Urban Garden Design
With food safety becoming more and more of concern to many of us, along with the very high cost of food, many of us a turning back the clock and revisiting the concepts of urban gardens. However, some people don’t have enough room to grow their own, and that’s where community mini farms, rent-a-gardener, rent-a-farmer, raised bed gardens, patio container gardens, and the new square foot gardens (a spin-off of the previously well-known square foot gardens of the past) — all deserve a closer look to see if they are right for your urban garden design.
Community Mini Farms
There’s also a revival of suburban/urban entrepreneurial reclaiming of unused properties, misused properties (abandoned lots, yards, etc.) for collective food supplies by groups and individuals.
Urban Gleaning is gaining in popularity, such as the successful “Portland Fruit Project,” in which its volunteers recoup fruits, nuts, berries, grapes, and other produce that would otherwise go to litter along urban streets.
Rent-A-Farmer or Rent-A-Garden Plot
With the current financial crisis, raising food prices and genuine concerns about food shortages there has been a recent return of families going to local agriculture and securing plots, or even having the local farmer grow for your family’s particular food needs.
Very often people are paying the farmers (if they are just renting the garden plot) in produce. Some are even renting vacant land for growing crops for re-sell in the local market.
Raised Bed Vegetable Garden
Raised bed gardens are ideal for those with physical handicaps, for places where there isn’t sufficient growing areas, and for those who live in areas with poor soil. Raised bed vegetable gardening is great in that it doesn’t require a lot of space. Raised beds are easier on the back and the rest of your body, because they are easily tended to from all sides. They require less upkeep because they get fewer weeds. They are ideal for those with disabilities, and those of us who are older, as they can be designed to consider height.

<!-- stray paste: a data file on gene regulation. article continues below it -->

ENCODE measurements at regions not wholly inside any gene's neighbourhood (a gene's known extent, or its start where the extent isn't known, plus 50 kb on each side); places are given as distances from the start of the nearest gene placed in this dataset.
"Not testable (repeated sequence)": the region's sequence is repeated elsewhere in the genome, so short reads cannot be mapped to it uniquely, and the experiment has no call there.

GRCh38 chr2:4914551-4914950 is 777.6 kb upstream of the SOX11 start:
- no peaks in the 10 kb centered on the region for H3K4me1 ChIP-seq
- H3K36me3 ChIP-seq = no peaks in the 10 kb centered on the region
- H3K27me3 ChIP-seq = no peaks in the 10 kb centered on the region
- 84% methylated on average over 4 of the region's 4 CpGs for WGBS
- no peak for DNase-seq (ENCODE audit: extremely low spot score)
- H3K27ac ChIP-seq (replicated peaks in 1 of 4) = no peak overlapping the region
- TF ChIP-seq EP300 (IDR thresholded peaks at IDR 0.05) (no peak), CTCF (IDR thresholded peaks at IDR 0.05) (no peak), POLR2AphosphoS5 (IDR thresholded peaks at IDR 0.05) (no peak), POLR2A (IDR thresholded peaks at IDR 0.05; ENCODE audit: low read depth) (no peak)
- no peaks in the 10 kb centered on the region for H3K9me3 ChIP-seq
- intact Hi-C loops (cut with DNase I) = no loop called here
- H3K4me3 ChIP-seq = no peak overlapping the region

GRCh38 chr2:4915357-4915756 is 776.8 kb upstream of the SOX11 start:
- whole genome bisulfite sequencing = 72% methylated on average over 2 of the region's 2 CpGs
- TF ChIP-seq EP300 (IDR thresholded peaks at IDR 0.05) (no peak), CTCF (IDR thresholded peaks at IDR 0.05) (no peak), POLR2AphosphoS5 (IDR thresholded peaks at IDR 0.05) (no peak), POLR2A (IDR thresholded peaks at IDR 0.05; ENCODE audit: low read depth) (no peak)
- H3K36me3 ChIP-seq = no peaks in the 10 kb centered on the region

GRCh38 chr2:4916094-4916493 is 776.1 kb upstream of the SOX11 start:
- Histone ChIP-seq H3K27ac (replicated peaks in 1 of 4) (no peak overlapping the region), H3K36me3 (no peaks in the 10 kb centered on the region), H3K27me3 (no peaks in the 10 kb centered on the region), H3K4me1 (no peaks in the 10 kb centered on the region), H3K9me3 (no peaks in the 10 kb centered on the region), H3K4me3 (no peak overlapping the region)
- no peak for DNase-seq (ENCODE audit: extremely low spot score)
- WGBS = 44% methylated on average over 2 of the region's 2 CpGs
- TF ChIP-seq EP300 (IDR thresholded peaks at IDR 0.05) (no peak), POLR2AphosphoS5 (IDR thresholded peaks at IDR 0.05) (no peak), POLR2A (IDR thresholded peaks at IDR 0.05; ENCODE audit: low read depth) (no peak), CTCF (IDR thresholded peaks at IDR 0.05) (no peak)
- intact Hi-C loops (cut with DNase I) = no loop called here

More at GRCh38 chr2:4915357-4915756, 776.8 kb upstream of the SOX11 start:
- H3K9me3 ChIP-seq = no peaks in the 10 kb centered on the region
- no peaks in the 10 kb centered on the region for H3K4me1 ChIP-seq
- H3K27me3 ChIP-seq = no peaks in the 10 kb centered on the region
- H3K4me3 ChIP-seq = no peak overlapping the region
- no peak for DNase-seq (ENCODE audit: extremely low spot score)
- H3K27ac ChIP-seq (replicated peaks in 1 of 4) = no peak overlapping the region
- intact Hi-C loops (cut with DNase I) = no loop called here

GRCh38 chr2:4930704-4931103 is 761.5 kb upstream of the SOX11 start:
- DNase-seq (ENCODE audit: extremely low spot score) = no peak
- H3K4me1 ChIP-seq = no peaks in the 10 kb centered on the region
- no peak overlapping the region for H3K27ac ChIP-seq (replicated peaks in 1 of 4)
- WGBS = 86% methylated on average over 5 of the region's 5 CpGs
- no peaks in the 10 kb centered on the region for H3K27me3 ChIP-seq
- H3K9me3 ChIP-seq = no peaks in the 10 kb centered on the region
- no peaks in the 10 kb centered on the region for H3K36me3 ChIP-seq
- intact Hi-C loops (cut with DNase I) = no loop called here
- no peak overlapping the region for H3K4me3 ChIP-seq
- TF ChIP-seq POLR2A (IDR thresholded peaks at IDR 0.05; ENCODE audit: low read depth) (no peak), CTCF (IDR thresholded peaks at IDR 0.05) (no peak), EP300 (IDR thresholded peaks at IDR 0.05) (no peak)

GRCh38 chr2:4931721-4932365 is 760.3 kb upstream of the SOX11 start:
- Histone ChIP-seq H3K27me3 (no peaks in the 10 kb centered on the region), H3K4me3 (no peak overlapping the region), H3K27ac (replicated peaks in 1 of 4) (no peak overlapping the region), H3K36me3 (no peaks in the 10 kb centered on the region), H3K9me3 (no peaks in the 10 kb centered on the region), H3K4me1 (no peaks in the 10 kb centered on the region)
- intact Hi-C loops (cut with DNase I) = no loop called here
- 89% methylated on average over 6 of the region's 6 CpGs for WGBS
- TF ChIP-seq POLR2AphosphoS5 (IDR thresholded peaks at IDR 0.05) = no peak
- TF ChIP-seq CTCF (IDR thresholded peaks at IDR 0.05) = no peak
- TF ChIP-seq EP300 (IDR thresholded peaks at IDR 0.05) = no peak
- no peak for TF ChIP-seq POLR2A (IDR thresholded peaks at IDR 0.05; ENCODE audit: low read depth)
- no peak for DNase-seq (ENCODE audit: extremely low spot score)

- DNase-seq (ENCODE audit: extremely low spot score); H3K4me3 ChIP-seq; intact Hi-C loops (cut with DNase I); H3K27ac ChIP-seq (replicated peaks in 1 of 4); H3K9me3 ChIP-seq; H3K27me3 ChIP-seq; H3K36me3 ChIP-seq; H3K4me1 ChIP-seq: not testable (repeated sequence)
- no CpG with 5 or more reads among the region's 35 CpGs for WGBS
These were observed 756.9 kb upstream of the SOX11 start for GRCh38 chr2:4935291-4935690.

Mini Gardening — Patio Container Gardens
Growing plants in containers, along fences, in fence corners, in and around flower beds, next to walks and driveways, near the foundation of your house, patios, porches, balconies, and even on rooftops — can be accomplished even for those living in apartments, or zero lot houses. It’s very practical and can be a lot of fun, and visually very attractive.
There are certain crops that are best suited for different types of containers, some suggestions are:
- Chives, green onions, herbs, radishes, parsley, and lettuce — all can be grown in pots, tin cans, and even milk jugs. (Remember with cans to pain the inside with asphalt paint. Also, remember to pain clear glass containers with dark paint on the outside).
- Bush beans, parsley, herbs, and lettuce — can be grown in hollow concrete blocks, planting 2-3 in each section.
- Small bush type tomatoes, cherry tomatoes, and strawberries — can be grown in hanging baskets and regular baskets.
- Strawberries, radishes, lettuce, onions, chives, herbs, carrots, parsley, chard, and cabbage — all can be grown in constructed beds.
- Strawberries and potatoes — can be grown in barrels.
- Tomatoes (bush type) and other small variety vegetables — can be grown in durable plastic bags (not the most attractive way to go)
Many of the above plants can be grown in found and discarded articles, such as old bath tubs, even old boots and shoes, etc.
The New Square Foot (Meter) Garden
Personally, I’ve always been a big fan of Mel Bartholomew’s “Square foot garden plan.” The reasons are that square foot gardening:
- Costs about 50% less
- Takes up 20% less space
- Uses less water than normally needed
- Requires less seeds
- Requires a whole lot less work
Now, he’s come out with an improved version of this method that makes a lot of sense in today’s troubling food crisis world-wide. Mel’s techniques are proven and fit well within the parameters of many home owner and apartment dwellers restrictions.